Gender and Reproductive Health Policy in Malawi

Publication date: 2015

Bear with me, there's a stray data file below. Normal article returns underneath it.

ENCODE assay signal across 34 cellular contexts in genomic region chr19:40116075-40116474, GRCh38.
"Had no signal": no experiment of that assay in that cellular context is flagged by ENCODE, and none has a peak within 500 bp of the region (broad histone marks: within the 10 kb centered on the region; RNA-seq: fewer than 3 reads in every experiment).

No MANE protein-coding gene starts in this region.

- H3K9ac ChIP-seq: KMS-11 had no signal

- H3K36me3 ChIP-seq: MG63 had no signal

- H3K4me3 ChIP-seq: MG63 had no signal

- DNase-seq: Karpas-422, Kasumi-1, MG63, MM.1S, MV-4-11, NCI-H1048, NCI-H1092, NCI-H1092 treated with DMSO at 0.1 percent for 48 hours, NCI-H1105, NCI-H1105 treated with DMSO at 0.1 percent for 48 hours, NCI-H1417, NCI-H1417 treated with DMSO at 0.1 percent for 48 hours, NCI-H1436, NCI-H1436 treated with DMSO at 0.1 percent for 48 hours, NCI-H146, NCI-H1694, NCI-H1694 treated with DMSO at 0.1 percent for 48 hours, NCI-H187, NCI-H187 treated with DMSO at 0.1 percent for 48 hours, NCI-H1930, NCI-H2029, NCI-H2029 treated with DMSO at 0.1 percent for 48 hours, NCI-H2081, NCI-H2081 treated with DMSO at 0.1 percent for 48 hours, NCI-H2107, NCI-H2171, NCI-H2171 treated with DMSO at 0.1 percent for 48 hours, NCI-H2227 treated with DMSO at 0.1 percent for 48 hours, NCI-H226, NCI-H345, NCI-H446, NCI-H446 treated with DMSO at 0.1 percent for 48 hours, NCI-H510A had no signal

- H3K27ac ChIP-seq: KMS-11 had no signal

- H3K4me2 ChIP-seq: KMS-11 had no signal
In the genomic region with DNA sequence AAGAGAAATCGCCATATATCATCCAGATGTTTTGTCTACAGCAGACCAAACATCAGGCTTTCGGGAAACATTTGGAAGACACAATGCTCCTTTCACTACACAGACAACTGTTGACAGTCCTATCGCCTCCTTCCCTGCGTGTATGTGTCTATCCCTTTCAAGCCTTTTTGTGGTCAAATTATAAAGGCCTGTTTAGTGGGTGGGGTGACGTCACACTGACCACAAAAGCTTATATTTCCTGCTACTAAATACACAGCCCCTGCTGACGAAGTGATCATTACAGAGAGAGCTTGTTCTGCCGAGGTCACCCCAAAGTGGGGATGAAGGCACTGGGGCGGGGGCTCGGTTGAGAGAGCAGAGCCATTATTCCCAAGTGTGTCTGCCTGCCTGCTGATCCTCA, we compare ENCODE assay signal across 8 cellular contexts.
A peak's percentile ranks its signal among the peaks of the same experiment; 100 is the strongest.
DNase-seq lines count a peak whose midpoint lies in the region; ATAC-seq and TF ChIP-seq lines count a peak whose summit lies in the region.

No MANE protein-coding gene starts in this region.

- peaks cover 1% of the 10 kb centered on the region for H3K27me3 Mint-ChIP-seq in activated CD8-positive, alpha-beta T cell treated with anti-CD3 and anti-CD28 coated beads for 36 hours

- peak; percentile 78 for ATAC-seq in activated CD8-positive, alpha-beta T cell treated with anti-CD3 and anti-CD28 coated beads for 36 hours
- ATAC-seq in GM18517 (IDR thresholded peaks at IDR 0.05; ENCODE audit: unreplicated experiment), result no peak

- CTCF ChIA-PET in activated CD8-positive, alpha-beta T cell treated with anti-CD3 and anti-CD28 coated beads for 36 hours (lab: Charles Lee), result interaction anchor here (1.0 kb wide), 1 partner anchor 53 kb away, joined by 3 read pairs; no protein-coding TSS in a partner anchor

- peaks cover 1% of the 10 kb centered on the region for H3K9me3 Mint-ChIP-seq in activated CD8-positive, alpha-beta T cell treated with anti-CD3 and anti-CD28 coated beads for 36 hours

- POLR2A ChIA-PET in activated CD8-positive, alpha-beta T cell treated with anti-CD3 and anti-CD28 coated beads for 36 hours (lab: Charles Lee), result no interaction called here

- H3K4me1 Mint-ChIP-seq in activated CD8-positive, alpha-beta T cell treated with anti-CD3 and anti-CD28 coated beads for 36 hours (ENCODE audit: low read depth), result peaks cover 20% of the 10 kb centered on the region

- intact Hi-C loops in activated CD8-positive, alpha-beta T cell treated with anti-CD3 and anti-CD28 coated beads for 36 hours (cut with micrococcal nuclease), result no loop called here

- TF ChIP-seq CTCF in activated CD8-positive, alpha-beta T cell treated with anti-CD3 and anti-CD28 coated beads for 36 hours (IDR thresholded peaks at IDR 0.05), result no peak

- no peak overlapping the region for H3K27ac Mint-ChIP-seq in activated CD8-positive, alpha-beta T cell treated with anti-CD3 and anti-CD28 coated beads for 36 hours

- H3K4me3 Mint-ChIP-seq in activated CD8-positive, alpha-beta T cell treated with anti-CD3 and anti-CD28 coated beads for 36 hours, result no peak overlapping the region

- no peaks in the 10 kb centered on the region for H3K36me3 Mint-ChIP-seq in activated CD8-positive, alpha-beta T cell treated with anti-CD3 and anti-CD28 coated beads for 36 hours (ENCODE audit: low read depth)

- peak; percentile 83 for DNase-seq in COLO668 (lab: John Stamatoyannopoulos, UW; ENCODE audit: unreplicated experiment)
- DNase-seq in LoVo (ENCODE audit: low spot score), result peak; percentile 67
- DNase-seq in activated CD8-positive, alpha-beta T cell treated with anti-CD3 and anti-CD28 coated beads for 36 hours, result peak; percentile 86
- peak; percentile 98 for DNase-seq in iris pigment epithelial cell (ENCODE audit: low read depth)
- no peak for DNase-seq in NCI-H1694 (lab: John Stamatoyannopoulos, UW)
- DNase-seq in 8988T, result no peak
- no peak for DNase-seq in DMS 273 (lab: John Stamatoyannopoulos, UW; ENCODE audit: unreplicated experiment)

HEALTH POL ICY P R O J E C T September 2015 GENDER AND REPRODUCTIVE HEALTH POLICY IN MALAWI Brief Jennifer Pendleton, Madison Mellish, Henry Sapuwa, and Laili Irani Background The government of Malawi is currently undergoing significant transformation in national policies, stewardship, and commitments for family planning and gender equality. Targeted advocacy has helped increase funding for family planning and led to the addition of a family planning line item in the national budget (HPP, 2013). Malawi’s recently passed Marriage, Divorce and Family Relations Bill represents a policy milestone for family planning and gender equality advocates. Specifically, it acknowledges the negative health implications of early marriage and establishes age 18 as the minimum legal age for all statutory and customary marriages. The national Ministry of Gender, Children, Disability and Social Welfare (MOGCDSW) also recently launched a new institutional policy and five- year strategic plan, which sets forth ambitious targets and establishes the ministry’s central role in addressing gender-based violence (GBV) (MOGCDSW, 2014). The Health Policy Project (HPP), with support from USAID and in cooperation with national policymakers and advocates, undertook a systematic assessment to better understand and document this dynamic policy environment, as well as the challenges and opportunities Malawi faces in implementing more gender-responsive population and family planning policies. The assessment included a desk review of current policies and a series of key informant interviews that sought to (1) assess the role and impact of gender stewardship mechanisms on population and family planning-related policies and programs and (2) document first-hand perspectives on policy implementation. Methods Using a policy assessment checklist that drew from tools previously developed by HPP, the World Health Organization, and the Pan-American Health Organization, HPP systematically reviewed 20 key policies that directly or indirectly affect gender equality, health, population, and family planning. In Malawi, most family planning-related policies are reflected September 2015 2 within national sexual and reproductive health (SRH) policies and programs. The policy documents reviewed included national laws, policies, strategic plans, and implementation guidelines. Policies addressing youth and education sector activities were also reviewed based on their attention to youth-oriented interventions around sexual and reproductive health. Some of the policies reviewed were in draft form— another indication of the currently changing policy environment. A full list of policies reviewed, in order of gender responsiveness ranking, is appended. To complement the policy review, we interviewed 15 policymakers, civil society representatives, donors, development partners, and other experts working on gender and SRH policy development, implementation, or advocacy in Malawi. The interviews provided additional qualitative perspectives on institutional relationships; the extent to which gender guidelines and expertise are reflected in population and family planning policy and program development, implementation, and monitoring; perceived gaps in capacity; and recommendations for moving forward. Key questions addressed the following topics: ƒ The mandates, responsibilities, and resources allotted to gender focal points and decisionmakers in the Ministry of Health (MOH), MOH Reproductive Health Directorate (RHD), and the MOGCDSW ƒ The presence and efficacy of formal and informal collaboration mechanisms among these entities to integrate gender into SRH policies and programs ƒ How gender focal points navigate competing priorities and responsibilities ƒ Current capacity-strengthening initiatives, and recommendations for strengthening human resource capacity in gender ƒ Monitoring and evaluation systems, and documentation of best practices in implementation ƒ The role of non-state actors in financing, developing, implementing, and monitoring gender- responsive SRH programs Box 1. Key characteristics of gender– responsive policies ƒ Participation/consultation: Gender experts, along with relevant beneficiary groups, were consulted as a part of the policy formulation process. ƒ High-level gender equality priorities: An explicit commitment to promoting gender equality or reducing gender inequities is indicated within the policy’s vision, goals, or principles. ƒ Sex-disaggregated data: Collection of sex-disaggregated data is included in the policy monitoring and evaluation plan and used to identify key gender issues and inequities. ƒ Gender-sensitive situation analysis: Policy’s priorities and situation analysis reflect an understanding of gender equality as a health determinant and acknowledge gender-based constraints in access to health services. ƒ Gender-responsive policy objectives and lines of action: Specific strategies are proposed to reduce gender-based inequalities and to address the differential needs of women and men and girls and boys. These may include but are not limited to: ƒ Explicit protections against gender - based discrimination and harmful practices such as GBV, child marriage, or female genital cutting ƒ Promotion of male involvement in family planning/SRH ƒ The elimination of eligibility barriers— such as marital status, spousal consent, or age—for use of family planning and reproductive health services ƒ Privacy and confidentiality protections ƒ Consistency and alignment across policies: Policy language clearly aligns with, or expresses intention to align with, current national gender guidelines and strategies. Gender and Reproductive Health Policy in Malawi 3 Gender and SRH Policy Assessment Among the health and population-focused policies we reviewed, we found that two meet the most criteria for gender-responsiveness (Box 1, p. 2): the National Plan of Action for Scaling up SRH and HIV Prevention Initiatives for Young People (2008) and the National Population Policy (2012). The least gender-responsive were Clinical Management of HIV in Children and Adults (2014 guidelines including integrated HIV services in family planning, antenatal care, and maternity care) and Guidelines for Community Initiatives for Reproductive Health (2007). Alignment of policy language and priorities More recently drafted, high-level national health policies—particularly those focused on SRH—suggest an aspiration to align with national and international gender equality and human rights standards. Even so, direct alignment through common language, standards, or priorities is not evident across documents. Gender- focused policies are inconsistent in their attention to sexual and reproductive health. The National Gender Policy (draft, June 2014) gives more attention to HIV and AIDS—a health area where the MOGCDSW has been more active—than to family planning and reproductive health. The 2013 Gender Equality Act makes stronger references to linkages between gender and SRH, and the MOH RHD was involved in its drafting; but according to stakeholders, the stipulations of this law are not yet well-known or operationalized. Among the gender-related issues most commonly referenced among policy priorities and action items are GBV and harmful cultural practices, such as early marriage (Box 2). Policies that focus on these issues also reflect the clearest opportunities and mandates for multisectoral engagement—not only by gender and health ministries, but also more broadly. The National Guidelines for Provision of Services for Physical and Sexual Violence, for example, documents a specific, signed commitment by the MOGCDSW, MOH, police, and judiciary to support its implementation within their respective sectors. Engagement of gender experts and champions in policy development In most instances, outside of gender-focused policies, there is no clear indication in the text that gender experts—whether from civil society, development partners, or other government representatives—were consulted as a part of the policy development process. Only two of the health-focused policies we reviewed explicitly acknowledge the role of the gender ministry or other gender advocates. The National Plan of Action for Scaling up SRH and HIV Prevention Initiatives for Young People (2008–2012) explicitly notes the participation of the then Ministry of Gender and Community Services. The National Guidelines for Provision of Services for Physical and Sexual Violence (draft, October 2014) acknowledges the then Ministry of Gender, Women and Child Development for its technical inputs and lists the current MOGCDSW among four ministerial signatories to the guideline. However, the latter—as is the case with most clinical or service focused guidelines reviewed—fails to reflect any gender-specific issues or needs with respect to service provision. Box 2. Common policy priorities Gender-focused policies, such as the National Gender Policy and Gender Equality Act, do establish policy links between gender equality and sexual and reproductive health priorities, though not with significant detail. The most commonly referenced gender and health priorities and interventions among all policies reviewed were in the areas of gender-based violence and reduction of harmful cultural practices and male involvement in SRH or women and girls’ empowerment. Seventeen of the 20 policies reviewed addressed GBV or other harmful practices, such as early marriage, and 12 addressed the need for male involvement. These areas were more strongly evident in high-level policies rather than implementation guidelines, and were generally not well-defined. September 2015 4 Gaps in health sector-specific operational guidance on gender Importantly, no health sector-specific gender guidelines exist—a concern that was echoed among a number of the Malawi-based gender experts and advocates we interviewed. Programmatic guidance for the implementation of gender-focused interventions is weak or nonexistent. Clinical- and community-level guidelines, in particular, are often gender-blind. Thus, for example, while male involvement in family planning emerges as a more commonly referenced strategic approach in policies, such as the National Population Policy (2012), few of the policies include any detail on what constitutes a male involvement intervention, or any guidance for implementation. Policy monitoring and use of sex- disaggregated data Another gap across policies was the failure to systematically use sex-disaggregated data or apply gender analysis to health priority areas in order to inform policy objectives or interventions. This gap was also evident in policy monitoring, as only a few policies reviewed specifically call for collection of sex- disaggregated data as part of the policy monitoring and evaluation framework. Institutional Arrangements, Coordination, and Capacity Despite a lack of clear implementation guidance and some inconsistency across policy documents, the policy assessment suggests a growing drive to link gender equality with SRH programming. This is particularly true among higher-level policies and around target issues. However, among individuals within the MOH and other key civil society and health sector stakeholders, there is only a tenuous understanding of the current leadership and coordination mechanisms for gender integration. HPP spoke with key civil society stakeholders and policymakers working in these areas to gain a better understanding of how those responsible for decision making and implementation understand their roles and coordinate with one another to address gender inequities as a part of SRH policy implementation. Gender and reproductive health within the MOH In recent years, it has been understood that the responsibility for gender integration within the MOH rests with the RHD. Initially, different officers represented the RHD in meetings on gender- related issues on an as-needed basis. The RHD director then appointed a gender focal point in an effort to locate responsibility for gender-equality programming and integration with one person, though not all other departments have been aware of that individual’s appointment. While acknowledging its de facto responsibility for gender, the RHD has not fully institutionalized that responsibility in a manner that allows gender to be addressed as a priority issue. The gender focal point also serves as the person responsible for technical oversight for the female condom program. That and other RHD program activities often take precedence given the competing priorities on the gender focal point’s time. She, along with other stakeholders interviewed, stressed the challenge of merging the two roles in light of competing responsibilities and RHD program priorities. Gender is viewed as an ad-hoc responsibility, even as others in the ministry look to the RHD and the gender focal point to provide gender training and guidelines for health sector program implementers. The United Nations Population Fund (UNFPA) -supported Gender Equity and Women Empowerment (GEWE) initiative has recently worked to place another individual within the Department of Planning to increase attention to gender at that level, and thus more effectively influence gender integration in MOH planning (Box 3, p. 5). This change has also enabled the current RHD gender focal point to participate in some higher level planning meetings. However, a long-term, formal division of responsibilities and the relationship between the two positions is not well-understood among MOH stakeholders. Gender and health ministry coordination At the central level, the MOGCDSW’s mandate includes to “promote gender equality and safeguard Gender and Reproductive Health Policy in Malawi 5 the welfare and participation of women in the social, political, and economic development process” (MOGCDSW, 2014, p. 8). It is charged with playing a leadership and coordinating role with other sectors— including health—to integrate gender into their programming and to lead relevant cross-sectoral initiatives, particularly in the area of GBV. The mandate of the MOGCDSW’s Department of Gender Affairs also includes addressing commitments from the International Conference on Population and Development. It is thus directly involved in some SRH policies and programs, including a joint initiative with the RHD to train community development assistants to identify women with fistula and help them obtain appropriate services. One key area of collaboration between the MOGCDSW and the MOH has also been an ongoing effort to improve collection and use of sex- disaggregated data. GBV and youth-centered programs and initiatives have offered additional opportunities for ministerial collaboration—both at the policy and planning levels through multisectoral technical working groups, and at the community and service-delivery levels. At the community and service-delivery levels, ministries have collaborated through One-Stop Centres—where the MOH and MOGCDSW have conducted joint trainings; and through district-level youth meetings that are the product of collaboration among district health, gender, and youth officials to address issues of adolescent pregnancy and keeping girls in school. Such programs, however, are not necessarily indicative of a strong coordination mechanism between ministries. Respondents spoke to a need for a stronger sense of mutual support and negotiation around roles, resources, and priorities among the MOH and MOGCDSW. For example, the Department of Gender Affairs is one of several ministerial departments—a structure that has at times complicated institutional coordination with the MOH. Within the health ministry, the RHD gender focal point is expected to ensure multisectoral representation at meetings addressing gender issues—a responsibility typically understood to rest with the MOGCDSW. One respondent pointed to delays in the implementation of a joint GBV activity due to “funding and incentive issues.” Multisectoral technical working groups are well-established on paper, but in practice, as one respondent noted, “To say that a technical working group is ‘working well’ may simply mean that it is meeting at all.” Box 3. Building commitment and capacity from the top down The UNFPA-funded GEWE initiative has worked through the MOGCDSW not only to strengthen the role of individual gender focal points, but also to enhance capacity, commitment, and sustainable processes for gender integration among senior ministry officials. Targeting four sectors for support, including health, the program has sought to expand the sense of individual responsibility and understanding of gender beyond the ministries’ overburdened gender focal points, who typically are not positioned to influence high-level policies and planning. In the health sector, this means building a team of gender facilitators comprised of governmental officials and civil society representatives. These facilitators are leaders in the sector and include MOH directors, representatives of the National AIDS Commission, and departments of nutrition and orphans and vulnerable children. The Malawi Health Equity Network leads the civil society representatives, who are organized by constituency. The initiative provides experiential training to departmental directors and planning officers to review policies, budgets, and performance assessment tools in order to identify gaps and better institutionalize gender from the top down. The facilitation team will ultimately be charged with taking the lead to train their respective departments and colleagues to address gender in their own work. With an aim of elevating gender coordination and leadership more closely with the Department of Planning, GEWE worked directly with that department to strengthen gender coordination and to ensure the current gender focal point (located within the RHD) is involved in planning meetings. The approach is promising, but with short-term funding for the initiative coming to an end in 2015, its success requires strong mentoring and training resources. September 2015 6 Making the case for gender: increasing capacity and influence A common concern raised among interviewees was the need for greater technical capacity and influence of gender focal points—not only in the health sector, but also across ministries and departments. A significant barrier to gender integration in sector- or department-specific planning is a lack of understanding or clear internal messaging around what it means to integrate gender into health programs. Many MOH staff never received more than two hours of training on gender concepts. Gender integration is frequently viewed as an elite or theoretical agenda or as limited to promoting women’s political empowerment. The 2014 draft National Gender Policy itself points to gaps in understanding and capacity to address gender, stating, “At [the] institutional level, there are also a lot of challenges and key among them is the limited gender mainstreaming capacities across sectors; inadequate resource allocation; and misconceptions and misunderstanding of the meaning of gender in the communities” (MoGCDSW, 2014, p. 9). One donor representative pointed to plans by the MOGCDSW to strengthen gender focal point capacity in these areas. However, she further emphasized that equally problematic is a lack of seniority among any gender focal points within their respective ministries or departments and that the focal points are responsible for multiple program areas. Another noted, “Most of the gender focal point positions are given to women, and generally at a level where they cannot influence policy and do not have decision-making power.” Malawi-based gender specialists are actively involved in a number of donor-supported programs to strengthen gender integration and capacity, including within the health sector. However, rather than working directly within a government ministry, these specialists are more likely to work in donor-funded positions, often consultants for finite projects. Donor-funded gender focal points that are seconded to ministries may have stronger capacity in gender analysis and integration, but they are not positioned to have meaningful influence over broader budgeting and planning priorities. Policy Implementation, Resources, and Monitoring Stakeholders repeatedly pointed to the gap between the vast policy environment around gender and SRH and the implementation of those policies. Effective implementation of gender-responsive health policies and programs requires not only commitment, capacity, and sustained attention at the highest levels of health sector planning but also financial resources to support those efforts. Financing gender policies and programs Limited financing for gender programs and integration, coupled with a lack of understanding or guidance on how to budget for gender, means that in practice, gender has not been a consideration in the budgeting process. Previous gender-responsive budgeting (GRB) initiatives between 2003 and 2005 did not ultimately translate into targeted funding for gender programs. Gender mainstreaming guidance issued by the gender ministry was not sector-specific, leaving no practical guidance or planning for gender to which sector budgets could be linked. The Ministry of Finance and Economic Development has only recently begun recommending that other ministries institute GRB processes, but planners were not notified of any new GRB guidelines (MOGCDSW, 2014; Mbilizi, 2013). At the time of this assessment, some stakeholders indicated an awareness that the finance ministry was in the process of developing formal GRB guidelines, but they were not yet final. Stakeholders interviewed valued the contributions of donors to gender integration and capacity development initiatives, such as the comprehensive, UNFPA- funded GEWE program, but voiced concern about how such programs can also limit internalization and systematization of gender integration among policymakers. Current government resources are insufficient to sustain gender programming either centrally or integrated into health sector programs. Much of the donor funding that is dedicated to gender integration and capacity strengthening is directed primarily through the MOGCDSW, rather than Gender and Reproductive Health Policy in Malawi across ministries. That said attention is shifting to the promotion of sustainability by engaging higher level decisionmakers and planners. Moving from policy to implementation, and understanding what works Although gaps exist between policy and implementation, some promising examples of progress and opportunities for learning are evident in youth- centered service delivery and community outreach programs (Box 4). Malawi’s “youth bulge”—over 60 percent of the population is under the age of 24 (National Statistical Office and ICF Macro, 2011)— means that there is a significant need and opportunity to reach both young women and men through SRH and family planning services. Interventions at this level are more likely to be multisectoral, and cut across issues of women and girls’ empowerment, preventing and responding to GBV, and promoting male involvement. Even where such programs exist, systematic assessment and use of evidence at the central level to document what does and does not work are lacking. To bridge the gaps in implementers’ understanding of what gender-responsive SRH programs look like in practice, documentation and dissemination of best practices is needed. Currently, this information is not readily available to other implementers. One interviewee observed that the only way to learn about effective programs is if “you know the person who knows the person who knows the person who did it.” Multiple stakeholders interviewed also pointed to the need for stronger, more gender-responsive policy monitoring and evaluation frameworks—mechanisms that are essential for holding policymakers and implementers accountable for the commitments laid out in high- level strategies and for capturing the necessary evidence to inform future programming and implementation guidance. Recommendations While Malawi’s gender and SRH policy landscape is robust, it remains incomplete and coordination is weak. An understanding of, and commitment to, strengthening the integration of gender in Malawi’s SRH policies and programs is evident within many of the country’s more recent, high-level policies, even if not consistently aligned or addressed across all SRH policies and guidelines. Stakeholders interviewed for this assessment offered numerous technical and operational insights and are themselves representative of the existing human capacity to lead strategic thinking and capacity development for strengthened gender integration. The challenge to policymakers and gender champions is to harness those strengths and address existing gaps in a manner that builds capacity and systems for implementation of strong gender and SRH 7 Box 4. Establishing comprehensive programs at the community level At the community level, service providers such as the Family Planning Association of Malawi (FPAM) emphasize accessibility, equity, and stigma-free family planning services through “Youth Life Centres,” mobile family planning clinics, and existing community institutions. FPAM endeavors to work directly with district health offices so their work complements, rather than competes, with public services. While FPAM has not historically worked directly with the MOGCDSW, it is currently working with the Ministry of Education on a project advocating for girls’ education and basic sexuality education. Programs such as these, along with FPAM’s work with the Teachers’ Union of Malawi to integrate comprehensive sexuality education into teacher training programs, are important for meeting the resistance that remains to family planning programs and services at the community level and in schools. At the community level, promoting male involvement in family planning is also an important strategy for reducing gender-based violence, but longstanding cultural gender norms remain a barrier. By advocating with community leaders and working with men to become more supportive of their partners’ family planning choices, implementers like FPAM hope to reduce intimate partner violence and minimize women’s fear that they must seek family planning services in secret. September 2015 policies and programs, rather than adding additional policies that offer broad strategic direction or vague guidance. These stakeholders must work together to ƒ Provide clear implementation guidance at the policy level, including specific approaches in male involvement in family planning and SRH ƒ Clarify roles and responsibilities for implementation, coordination, and monitoring both within the MOH and between the health sector and MOGCDSW ƒ Develop more gender-sensitive clinical guidelines ƒ Improve use of sex-disaggregated data and inclusion of gender-sensitive indicators in monitoring and evaluation frameworks ƒ Utilize country-specific gender analyses to identify current needs and priorities and inform programs and strategies ƒ Document challenges, promising practices, and potentially scalable multisectoral initiatives around priority gender and health programs ƒ depth, sustained, and appropriate—not only for current gender focal points, but also for all health sector actors ƒ Monitor and sustain current initiatives to strengthen capacity and commitment to gender, including those focused on galvanizing understanding and commitment among high-level planners and decisionmakers ƒ Develop a comprehensive approach to gender integration and coordination to ensure that when gender is included at the policy development stage, it is also included in program budgets and implementation ƒ Mobilize domestic resources to cultivate sustained national resources, planning, and programs, including better incentives to hire directly and retain full-time gender experts, and the provision of gender budgeting guidelines to guide ministry and departmental plans Refine gender trainings to make them more in- 8 Gender and Reproductive Health Policy in Malawi Annex A. Policies Reviewed Policy name, ranked from most gender-responsive priorities and SRH strategies to least 1 National Gender Policy, draft (finalization anticipated 2015) 2 National Plan of Action to Combat Gender-Based Violence in Malawi, 2014–2020, draft (finalization anticipated 2015) 3 National Plan of Action for Scaling up SRH and HIV Prevention Initiatives for Young People, 2008–2012 4 National Population Policy, 2012 5 Malawi Health Sector Strategic Plan, 2011–2016 6 Community Based Injectable Contraceptive Services Guidelines, 2008 7 Malawi Growth and Development Strategy II, 2011–2016 8 Ministry of Gender, Children, Disability and Social Welfare Strategic Plan, 2014–20191 9 National Youth Policy, 2013 10 Guidelines for Family Planning Communication, 2011 11 National Sexual and Reproductive Health Policy, 2009 12 National Sexual and Reproductive Health and Rights Strategy, 2011–2016 13 Gender Equality Act, 2013 14 Advocacy and Communication Strategy for Sexual and Reproductive Health Rights, 2009, draft2 15 National Education Sector Plan, 2008–2017 16 National Guidelines for Provision of Services for Physical and Sexual Violence, 2014 17 Sexual and Reproductive Health and Rights and HIV and AIDS Integration Strategy for Malawi, 2015 18 Constitution of the Republic of Malawi, 1994 19 Guidelines for Community Initiatives for Reproductive Health, 2007 20 Clinical Management of HIV in Children and Adults, 2014 9 September 2015 References Health Policy Project. 2013 “Malawi Parliamentarians Secure First National Funding for Family Planning Commodities.” Available at: http://www.healthpolicyproject.com/index. cfm?id=MalawiFPCommodities. Mbilizi, Margaret Asalele. 2013. “When a Woman Becomes President: Implications for Gender Policy and Planning in Malawi.” Journal of International Women’s Studies 14(3): 148–162. Ministry of Gender, Children, Disability and Social Welfare (MoGCDSW). 2014. Country Report: Implementation of the Beijing Declaration and Platform for Action (1995) and the Outcomes of the Twenty Third Special Session of the General Assembly (2000) in the Context of the Twentieth Anniversary of the Fourth World Conference on Women and the Adoption of the Beijing Declaration and Platform for Action 2015. Lilongwe: Malawi Government. MoGCDSW. 2014. Framework for Strengthening the Functions of the Ministry of Gender, Children and Social Welfare 2014–2018. Lilongwe: Malawi Government. MoGCDSW. 2014. DRAFT National Gender Policy. Lilongwe: Malawi Government. MoGCDSW. 2014. Strategic Plan: 2014–2019. Lilongwe: Malawi Government. National Statistical Office (NSO) and ICF Macro. 2011. Malawi Demographic and Health Survey 2010. Zomba, Malawi and Calverton, Maryland: NSO and ICF Macro. Notes 1 The policy assessment tool included a series of questions, specifically addressing integration of gender into family planning and reproductive health—specific policy priorities and interventions. Where no such priorities or interventions were clearly articulated, these questions were scored as “not applicable.” As such, some gender-focused policies that did not specifically reference gender in the context of health or family planning and reproductive health received a lower overall ranking. 2 While this policy does not reflect a high level of gender-responsiveness, HPP learned during stakeholder interviews that the more recent, and more gender-responsive, Guidelines for Family Planning Communications (2011) was made a priority over the draft Advocacy and Communication Strategy. Contact Us Health Policy Project 1331 Pennsylvania Ave NW, Suite 600 Washington, DC 20004 www.healthpolicyproject.com policyinfo@futuresgroup.com The Health Policy Project is a five-year cooperative agreement funded by the U.S. Agency for International Development under Agreement No. AID-OAA-A-10-00067, beginning September 30, 2010. The project’s HIV activities are supported by the U.S. President’s Emergency Plan for AIDS Relief (PEPFAR). HPP is implemented by Futures Group, in collaboration with Plan International USA, Avenir Health (formerly Futures Institute), Partners in Population and Development, Africa Regional Office (PPD ARO), Population Reference Bureau (PRB), RTI International, and the White Ribbon Alliance for Safe Motherhood (WRA). The information provided in this document is not official U.S. Government information and does not necessarily represent the views or positions of the U.S. Agency for International Development. _GoBack